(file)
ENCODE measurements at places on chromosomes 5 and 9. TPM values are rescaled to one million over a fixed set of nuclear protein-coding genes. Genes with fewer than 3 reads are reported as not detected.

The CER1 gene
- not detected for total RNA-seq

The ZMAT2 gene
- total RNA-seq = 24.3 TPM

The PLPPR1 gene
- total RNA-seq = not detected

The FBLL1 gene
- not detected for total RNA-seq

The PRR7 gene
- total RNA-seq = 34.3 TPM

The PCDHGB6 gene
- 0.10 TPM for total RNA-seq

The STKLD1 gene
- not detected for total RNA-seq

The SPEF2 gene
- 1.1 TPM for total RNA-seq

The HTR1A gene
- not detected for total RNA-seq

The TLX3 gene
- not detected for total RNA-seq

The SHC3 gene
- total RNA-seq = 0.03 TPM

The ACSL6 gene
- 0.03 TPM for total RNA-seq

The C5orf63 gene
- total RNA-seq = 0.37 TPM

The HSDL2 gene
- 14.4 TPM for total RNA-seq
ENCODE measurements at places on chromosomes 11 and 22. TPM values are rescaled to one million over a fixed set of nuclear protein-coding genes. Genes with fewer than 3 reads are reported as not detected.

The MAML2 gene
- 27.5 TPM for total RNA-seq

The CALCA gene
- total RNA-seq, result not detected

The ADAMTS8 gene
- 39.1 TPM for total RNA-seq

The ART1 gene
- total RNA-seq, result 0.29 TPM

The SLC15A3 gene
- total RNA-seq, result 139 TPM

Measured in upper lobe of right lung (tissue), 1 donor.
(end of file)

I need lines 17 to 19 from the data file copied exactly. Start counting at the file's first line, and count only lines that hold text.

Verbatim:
- 1.1 TPM for total RNA-seq

The HTR1A gene
- not detected for total RNA-seq